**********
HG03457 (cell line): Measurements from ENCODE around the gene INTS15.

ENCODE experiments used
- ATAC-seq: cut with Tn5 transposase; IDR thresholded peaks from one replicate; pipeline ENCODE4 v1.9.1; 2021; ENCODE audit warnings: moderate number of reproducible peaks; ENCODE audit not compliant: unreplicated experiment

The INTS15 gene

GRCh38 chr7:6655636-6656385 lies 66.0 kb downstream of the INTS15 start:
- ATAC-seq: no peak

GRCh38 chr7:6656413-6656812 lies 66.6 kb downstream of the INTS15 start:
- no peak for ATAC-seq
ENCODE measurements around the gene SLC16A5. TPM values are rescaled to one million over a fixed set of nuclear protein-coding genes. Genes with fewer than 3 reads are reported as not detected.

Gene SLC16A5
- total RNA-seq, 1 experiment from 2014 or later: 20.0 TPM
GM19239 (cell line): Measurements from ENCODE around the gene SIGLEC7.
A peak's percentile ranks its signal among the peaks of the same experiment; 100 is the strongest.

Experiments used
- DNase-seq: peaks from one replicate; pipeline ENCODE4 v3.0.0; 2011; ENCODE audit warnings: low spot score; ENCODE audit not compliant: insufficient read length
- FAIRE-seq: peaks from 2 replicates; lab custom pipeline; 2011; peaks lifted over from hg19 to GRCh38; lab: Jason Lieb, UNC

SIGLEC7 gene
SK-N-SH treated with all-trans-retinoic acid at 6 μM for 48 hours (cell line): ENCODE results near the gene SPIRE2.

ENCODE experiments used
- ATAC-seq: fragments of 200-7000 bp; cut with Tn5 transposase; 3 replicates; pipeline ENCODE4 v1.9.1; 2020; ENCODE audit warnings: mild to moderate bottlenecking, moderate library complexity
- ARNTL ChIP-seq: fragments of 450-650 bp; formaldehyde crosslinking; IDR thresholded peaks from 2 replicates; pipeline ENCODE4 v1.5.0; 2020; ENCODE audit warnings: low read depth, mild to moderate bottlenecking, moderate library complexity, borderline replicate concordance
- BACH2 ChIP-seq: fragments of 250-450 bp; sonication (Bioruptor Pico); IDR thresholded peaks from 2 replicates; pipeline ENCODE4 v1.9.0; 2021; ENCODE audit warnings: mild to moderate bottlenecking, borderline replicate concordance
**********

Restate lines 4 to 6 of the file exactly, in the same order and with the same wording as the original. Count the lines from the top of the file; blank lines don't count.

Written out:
The INTS15 gene

GRCh38 chr7:6655636-6656385 lies 66.0 kb downstream of the INTS15 start:
- ATAC-seq: no peak